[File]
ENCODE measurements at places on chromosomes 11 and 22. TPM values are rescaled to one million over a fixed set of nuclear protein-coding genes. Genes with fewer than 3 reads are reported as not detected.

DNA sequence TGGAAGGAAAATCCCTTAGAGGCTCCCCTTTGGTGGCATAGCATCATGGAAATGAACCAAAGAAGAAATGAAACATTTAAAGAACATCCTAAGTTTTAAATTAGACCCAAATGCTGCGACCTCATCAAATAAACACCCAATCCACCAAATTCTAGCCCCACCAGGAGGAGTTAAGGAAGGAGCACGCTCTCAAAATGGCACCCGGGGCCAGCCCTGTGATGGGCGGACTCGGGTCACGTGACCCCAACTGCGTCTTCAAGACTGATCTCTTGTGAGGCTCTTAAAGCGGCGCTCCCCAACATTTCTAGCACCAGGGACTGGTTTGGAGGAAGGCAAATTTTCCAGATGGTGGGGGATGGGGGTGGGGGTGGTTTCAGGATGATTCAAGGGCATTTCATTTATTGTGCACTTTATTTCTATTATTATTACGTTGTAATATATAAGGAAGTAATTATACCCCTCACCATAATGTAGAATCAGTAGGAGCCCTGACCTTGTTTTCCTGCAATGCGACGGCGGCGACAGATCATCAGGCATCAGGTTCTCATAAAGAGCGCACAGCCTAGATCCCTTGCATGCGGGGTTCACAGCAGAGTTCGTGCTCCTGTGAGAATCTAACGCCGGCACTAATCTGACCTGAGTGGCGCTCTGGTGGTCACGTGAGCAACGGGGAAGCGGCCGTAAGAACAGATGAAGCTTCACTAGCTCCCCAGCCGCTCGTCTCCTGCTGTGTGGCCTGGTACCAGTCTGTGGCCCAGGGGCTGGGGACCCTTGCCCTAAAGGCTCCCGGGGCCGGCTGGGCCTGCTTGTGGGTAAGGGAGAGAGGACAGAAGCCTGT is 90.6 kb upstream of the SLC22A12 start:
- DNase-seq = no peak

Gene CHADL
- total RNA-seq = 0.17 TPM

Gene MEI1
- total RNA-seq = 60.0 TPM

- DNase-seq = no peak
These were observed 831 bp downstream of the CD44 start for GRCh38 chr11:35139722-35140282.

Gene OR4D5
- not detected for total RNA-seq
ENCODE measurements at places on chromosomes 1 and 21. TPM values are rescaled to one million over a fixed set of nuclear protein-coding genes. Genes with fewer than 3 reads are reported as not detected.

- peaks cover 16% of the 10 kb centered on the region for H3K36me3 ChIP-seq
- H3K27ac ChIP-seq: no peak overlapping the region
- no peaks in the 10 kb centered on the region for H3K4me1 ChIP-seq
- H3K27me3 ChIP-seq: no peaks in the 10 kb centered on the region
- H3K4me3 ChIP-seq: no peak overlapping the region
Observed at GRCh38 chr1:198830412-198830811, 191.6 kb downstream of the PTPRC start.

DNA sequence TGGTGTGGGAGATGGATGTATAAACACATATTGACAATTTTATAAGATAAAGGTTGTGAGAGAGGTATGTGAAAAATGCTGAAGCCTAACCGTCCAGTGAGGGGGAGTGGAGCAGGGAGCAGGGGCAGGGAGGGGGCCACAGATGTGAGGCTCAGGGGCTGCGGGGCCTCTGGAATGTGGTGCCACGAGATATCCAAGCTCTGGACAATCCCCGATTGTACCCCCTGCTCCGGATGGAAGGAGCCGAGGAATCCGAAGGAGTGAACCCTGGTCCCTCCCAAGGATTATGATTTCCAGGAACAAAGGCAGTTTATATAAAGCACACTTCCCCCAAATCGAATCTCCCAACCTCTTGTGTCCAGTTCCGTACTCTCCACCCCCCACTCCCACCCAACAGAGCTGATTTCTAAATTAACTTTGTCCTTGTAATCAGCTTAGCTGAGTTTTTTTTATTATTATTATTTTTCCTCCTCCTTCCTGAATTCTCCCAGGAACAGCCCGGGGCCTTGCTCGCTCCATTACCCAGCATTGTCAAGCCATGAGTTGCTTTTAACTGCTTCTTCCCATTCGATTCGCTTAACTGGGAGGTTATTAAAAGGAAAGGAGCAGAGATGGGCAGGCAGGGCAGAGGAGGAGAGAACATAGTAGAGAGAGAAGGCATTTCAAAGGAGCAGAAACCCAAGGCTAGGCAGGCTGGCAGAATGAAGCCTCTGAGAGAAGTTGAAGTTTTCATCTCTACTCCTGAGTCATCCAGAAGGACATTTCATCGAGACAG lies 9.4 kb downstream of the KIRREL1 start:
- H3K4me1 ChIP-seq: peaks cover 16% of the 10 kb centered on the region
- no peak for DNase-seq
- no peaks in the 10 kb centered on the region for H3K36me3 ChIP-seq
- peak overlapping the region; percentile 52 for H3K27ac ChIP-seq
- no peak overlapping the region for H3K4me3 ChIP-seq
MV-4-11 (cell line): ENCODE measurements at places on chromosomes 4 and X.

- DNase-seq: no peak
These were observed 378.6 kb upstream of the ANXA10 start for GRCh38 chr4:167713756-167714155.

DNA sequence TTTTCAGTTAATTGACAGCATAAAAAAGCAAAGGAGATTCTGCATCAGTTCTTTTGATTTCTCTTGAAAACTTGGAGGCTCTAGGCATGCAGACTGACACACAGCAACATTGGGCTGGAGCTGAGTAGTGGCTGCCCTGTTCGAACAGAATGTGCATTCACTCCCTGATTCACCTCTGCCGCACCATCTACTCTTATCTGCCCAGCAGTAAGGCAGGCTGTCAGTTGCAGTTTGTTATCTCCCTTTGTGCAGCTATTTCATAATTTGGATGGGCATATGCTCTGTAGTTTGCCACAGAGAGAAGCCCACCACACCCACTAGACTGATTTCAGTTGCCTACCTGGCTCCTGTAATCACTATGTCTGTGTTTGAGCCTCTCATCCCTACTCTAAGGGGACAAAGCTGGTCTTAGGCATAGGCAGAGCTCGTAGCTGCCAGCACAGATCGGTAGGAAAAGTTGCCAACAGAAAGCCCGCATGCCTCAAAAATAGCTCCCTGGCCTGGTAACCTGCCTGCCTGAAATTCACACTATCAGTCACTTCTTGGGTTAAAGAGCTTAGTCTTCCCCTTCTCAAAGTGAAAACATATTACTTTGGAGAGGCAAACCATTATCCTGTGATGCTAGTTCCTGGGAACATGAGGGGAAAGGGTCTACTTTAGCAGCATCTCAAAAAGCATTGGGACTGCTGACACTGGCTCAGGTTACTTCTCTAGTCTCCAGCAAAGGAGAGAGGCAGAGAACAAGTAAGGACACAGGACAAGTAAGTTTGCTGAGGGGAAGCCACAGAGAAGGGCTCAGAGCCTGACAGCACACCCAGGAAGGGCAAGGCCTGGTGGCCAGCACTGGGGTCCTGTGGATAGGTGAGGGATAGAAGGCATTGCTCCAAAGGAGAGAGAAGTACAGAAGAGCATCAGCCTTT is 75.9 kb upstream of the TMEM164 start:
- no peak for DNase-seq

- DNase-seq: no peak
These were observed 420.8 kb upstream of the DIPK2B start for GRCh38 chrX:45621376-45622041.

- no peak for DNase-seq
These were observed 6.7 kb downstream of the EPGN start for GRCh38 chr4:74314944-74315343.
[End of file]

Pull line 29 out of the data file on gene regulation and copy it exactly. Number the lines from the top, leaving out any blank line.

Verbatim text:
- no peak for DNase-seq